XII.7.4 Organisms whose individual development is based on epigenetic processes have greater evolutionary potential than organisms whose constitution is purely genetically-determined

Organisms with “hard”, i.e. only genetic programming, of their body structure would apparently have much worse potential for further evolutionary development than organisms in whose ontogenesis epigenetic processes play a more important role (Kirschner & Gerhart 1998).It is hard to imagine the evolution (anagenesis) of an organism that would have special genes for the lengths of nerves, veins, muscles and bones in a certain limb.The limbs of such an organism could change in evolution only if all the participating genes were to mutate simultaneously in a suitable manner.In real organisms, the lengths of the nerves, veins, muscles and bones of the limbs are determined epigenetically so that, when a mutation occurs changing the parameters of any of these components, the other components adapt to this and, during ontogenesis, a functional, although somewhat altered, limb is formed.Participation of epigenetic processes in the regulation of ontogenesis ensures that, even if a random mutation somehow affects the progress of the ontogenetic processes, ontogenesis as a whole will most probably once again lead to the formation of a functional and viable organism.Experience gained in study of developmental malformations, such as two-headed calves, drosophila with legs instead of antennae or with eyes formed on the surface of various organs, six-legged frogs, frogs with eyes inside their mouths instead of on top of their heads, etc., shows that these are not unfounded theoretical considerations(Rollo 1994). Whether the malformations occur as a consequence of genetic mutations or as a result of a nongenetic defect during ontogenesis, at least partly functional organism is usually formed.If there were sufficiently effective reproductive isolation, it would apparently be only a question of suitable selection pressures for the functioning of these monsters to be evolutionarily “tuned” so that they could compete with the original form of the organism in utilizing a suitable niche.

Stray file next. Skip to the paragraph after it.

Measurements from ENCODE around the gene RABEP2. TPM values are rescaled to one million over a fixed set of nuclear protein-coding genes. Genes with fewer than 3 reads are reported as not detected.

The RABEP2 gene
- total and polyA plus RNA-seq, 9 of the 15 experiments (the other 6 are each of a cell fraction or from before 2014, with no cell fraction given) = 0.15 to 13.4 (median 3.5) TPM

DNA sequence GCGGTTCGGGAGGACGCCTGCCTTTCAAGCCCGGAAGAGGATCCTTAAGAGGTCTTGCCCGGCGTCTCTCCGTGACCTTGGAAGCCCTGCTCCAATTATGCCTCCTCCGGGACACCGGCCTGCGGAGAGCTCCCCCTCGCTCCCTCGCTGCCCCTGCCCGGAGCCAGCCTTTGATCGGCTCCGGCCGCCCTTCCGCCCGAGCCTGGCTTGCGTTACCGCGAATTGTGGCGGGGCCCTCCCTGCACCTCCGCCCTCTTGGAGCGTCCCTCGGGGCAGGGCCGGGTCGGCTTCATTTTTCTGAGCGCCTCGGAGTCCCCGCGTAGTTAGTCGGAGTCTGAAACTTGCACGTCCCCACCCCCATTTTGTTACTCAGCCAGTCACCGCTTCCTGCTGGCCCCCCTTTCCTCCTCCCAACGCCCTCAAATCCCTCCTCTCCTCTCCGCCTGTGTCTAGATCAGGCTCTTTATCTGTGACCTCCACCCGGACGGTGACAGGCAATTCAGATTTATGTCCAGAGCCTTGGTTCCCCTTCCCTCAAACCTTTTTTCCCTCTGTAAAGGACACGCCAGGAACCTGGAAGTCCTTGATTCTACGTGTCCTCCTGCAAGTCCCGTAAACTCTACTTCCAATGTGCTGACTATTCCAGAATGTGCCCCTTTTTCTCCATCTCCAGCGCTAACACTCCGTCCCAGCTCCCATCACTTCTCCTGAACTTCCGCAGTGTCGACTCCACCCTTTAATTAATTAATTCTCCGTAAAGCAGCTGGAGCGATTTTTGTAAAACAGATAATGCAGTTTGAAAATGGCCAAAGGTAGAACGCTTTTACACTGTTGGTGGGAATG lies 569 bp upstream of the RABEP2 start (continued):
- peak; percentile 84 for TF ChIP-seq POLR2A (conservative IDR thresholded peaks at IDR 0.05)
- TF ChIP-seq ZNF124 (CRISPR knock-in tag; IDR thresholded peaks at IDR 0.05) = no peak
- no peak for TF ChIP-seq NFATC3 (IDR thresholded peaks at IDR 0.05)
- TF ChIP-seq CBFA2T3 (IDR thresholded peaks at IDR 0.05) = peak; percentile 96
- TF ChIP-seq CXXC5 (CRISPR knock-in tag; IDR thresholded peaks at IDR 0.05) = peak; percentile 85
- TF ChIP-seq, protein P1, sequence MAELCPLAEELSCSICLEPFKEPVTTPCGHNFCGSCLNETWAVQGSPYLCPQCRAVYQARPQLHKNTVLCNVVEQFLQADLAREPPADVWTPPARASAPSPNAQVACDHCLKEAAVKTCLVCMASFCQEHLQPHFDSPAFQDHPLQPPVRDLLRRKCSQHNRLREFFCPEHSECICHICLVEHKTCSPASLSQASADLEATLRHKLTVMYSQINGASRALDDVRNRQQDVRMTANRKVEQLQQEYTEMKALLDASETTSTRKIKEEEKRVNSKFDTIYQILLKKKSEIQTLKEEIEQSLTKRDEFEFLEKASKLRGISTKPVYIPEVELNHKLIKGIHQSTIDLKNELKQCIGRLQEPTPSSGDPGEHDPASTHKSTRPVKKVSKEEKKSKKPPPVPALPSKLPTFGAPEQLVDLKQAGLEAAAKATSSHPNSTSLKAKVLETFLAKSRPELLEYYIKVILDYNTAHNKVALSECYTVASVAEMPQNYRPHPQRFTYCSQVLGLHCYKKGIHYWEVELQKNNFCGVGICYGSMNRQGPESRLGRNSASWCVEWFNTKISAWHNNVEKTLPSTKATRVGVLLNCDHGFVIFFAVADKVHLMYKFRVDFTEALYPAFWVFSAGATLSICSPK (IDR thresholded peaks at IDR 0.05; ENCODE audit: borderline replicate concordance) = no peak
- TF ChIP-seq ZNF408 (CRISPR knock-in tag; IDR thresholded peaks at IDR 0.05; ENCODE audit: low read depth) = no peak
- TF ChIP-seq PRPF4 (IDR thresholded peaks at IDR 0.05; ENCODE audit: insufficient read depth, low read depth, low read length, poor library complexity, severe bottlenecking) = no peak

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The classical Darwinian theory of evolution can explain the evolution of adaptive traits only in asexual organisms. The frozen plasticity theory is much more general: It can also explain the origin and evolution of adaptive traits in both asexual and sexual organisms Read more
Draft translation from: Evoluční biologie, 2. vydání (Evolutionary biology, 2nd edition), J. Flegr, Academia Prague 2009. The translation was not done by biologist, therefore any suggestion concerning proper scientific terminology and language usage are highly welcomed. You can send your comments to flegratcesnet [dot] cz. Thank you.